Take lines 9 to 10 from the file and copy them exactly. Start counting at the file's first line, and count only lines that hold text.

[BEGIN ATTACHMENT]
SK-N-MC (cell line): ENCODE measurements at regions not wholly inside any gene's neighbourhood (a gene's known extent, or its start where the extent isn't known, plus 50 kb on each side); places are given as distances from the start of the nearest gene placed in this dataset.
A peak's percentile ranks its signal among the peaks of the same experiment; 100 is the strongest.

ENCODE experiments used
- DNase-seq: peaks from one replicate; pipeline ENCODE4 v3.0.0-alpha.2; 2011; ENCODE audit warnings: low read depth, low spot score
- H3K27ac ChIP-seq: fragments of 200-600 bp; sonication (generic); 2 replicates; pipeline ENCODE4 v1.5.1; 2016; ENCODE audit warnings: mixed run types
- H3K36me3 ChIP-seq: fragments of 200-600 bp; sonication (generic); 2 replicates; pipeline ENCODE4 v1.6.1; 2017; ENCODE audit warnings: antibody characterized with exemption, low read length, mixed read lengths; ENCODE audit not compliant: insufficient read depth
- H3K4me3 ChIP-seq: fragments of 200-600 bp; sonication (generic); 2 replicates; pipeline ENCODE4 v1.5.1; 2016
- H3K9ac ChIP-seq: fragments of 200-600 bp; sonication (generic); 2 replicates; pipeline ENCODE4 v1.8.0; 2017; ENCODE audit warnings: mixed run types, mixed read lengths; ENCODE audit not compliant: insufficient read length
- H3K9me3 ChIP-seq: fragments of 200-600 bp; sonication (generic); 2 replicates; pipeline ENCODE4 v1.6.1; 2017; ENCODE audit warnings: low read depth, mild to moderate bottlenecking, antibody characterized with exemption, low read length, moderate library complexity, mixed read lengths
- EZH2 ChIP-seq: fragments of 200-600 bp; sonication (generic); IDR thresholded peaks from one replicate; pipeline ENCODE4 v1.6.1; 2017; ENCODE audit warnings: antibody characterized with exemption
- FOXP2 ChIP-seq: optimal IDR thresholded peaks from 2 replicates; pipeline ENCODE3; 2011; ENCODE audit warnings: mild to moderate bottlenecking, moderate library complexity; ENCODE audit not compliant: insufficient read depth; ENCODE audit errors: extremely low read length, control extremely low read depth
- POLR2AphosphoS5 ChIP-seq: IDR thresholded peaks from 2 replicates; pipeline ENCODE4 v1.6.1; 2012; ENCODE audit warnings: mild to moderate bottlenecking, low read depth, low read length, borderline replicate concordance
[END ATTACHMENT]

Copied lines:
- H3K9me3 ChIP-seq: fragments of 200-600 bp; sonication (generic); 2 replicates; pipeline ENCODE4 v1.6.1; 2017; ENCODE audit warnings: low read depth, mild to moderate bottlenecking, antibody characterized with exemption, low read length, moderate library complexity, mixed read lengths
- EZH2 ChIP-seq: fragments of 200-600 bp; sonication (generic); IDR thresholded peaks from one replicate; pipeline ENCODE4 v1.6.1; 2017; ENCODE audit warnings: antibody characterized with exemption